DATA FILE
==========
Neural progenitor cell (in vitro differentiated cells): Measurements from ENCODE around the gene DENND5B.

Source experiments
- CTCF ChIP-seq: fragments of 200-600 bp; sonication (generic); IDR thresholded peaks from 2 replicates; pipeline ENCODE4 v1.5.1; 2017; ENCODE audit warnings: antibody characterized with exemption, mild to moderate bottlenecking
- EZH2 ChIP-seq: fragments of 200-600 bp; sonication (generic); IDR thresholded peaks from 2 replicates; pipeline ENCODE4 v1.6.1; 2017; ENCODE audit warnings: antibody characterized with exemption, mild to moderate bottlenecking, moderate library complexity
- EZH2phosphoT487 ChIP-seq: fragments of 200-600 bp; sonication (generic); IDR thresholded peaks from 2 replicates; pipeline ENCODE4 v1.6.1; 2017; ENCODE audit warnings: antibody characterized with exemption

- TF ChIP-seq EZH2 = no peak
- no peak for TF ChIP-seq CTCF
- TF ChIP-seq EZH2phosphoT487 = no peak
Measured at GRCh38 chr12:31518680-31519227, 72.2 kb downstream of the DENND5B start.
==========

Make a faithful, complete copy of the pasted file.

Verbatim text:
Neural progenitor cell (in vitro differentiated cells): Measurements from ENCODE around the gene DENND5B.

Source experiments
- CTCF ChIP-seq: fragments of 200-600 bp; sonication (generic); IDR thresholded peaks from 2 replicates; pipeline ENCODE4 v1.5.1; 2017; ENCODE audit warnings: antibody characterized with exemption, mild to moderate bottlenecking
- EZH2 ChIP-seq: fragments of 200-600 bp; sonication (generic); IDR thresholded peaks from 2 replicates; pipeline ENCODE4 v1.6.1; 2017; ENCODE audit warnings: antibody characterized with exemption, mild to moderate bottlenecking, moderate library complexity
- EZH2phosphoT487 ChIP-seq: fragments of 200-600 bp; sonication (generic); IDR thresholded peaks from 2 replicates; pipeline ENCODE4 v1.6.1; 2017; ENCODE audit warnings: antibody characterized with exemption

- TF ChIP-seq EZH2 = no peak
- no peak for TF ChIP-seq CTCF
- TF ChIP-seq EZH2phosphoT487 = no peak
Measured at GRCh38 chr12:31518680-31519227, 72.2 kb downstream of the DENND5B start.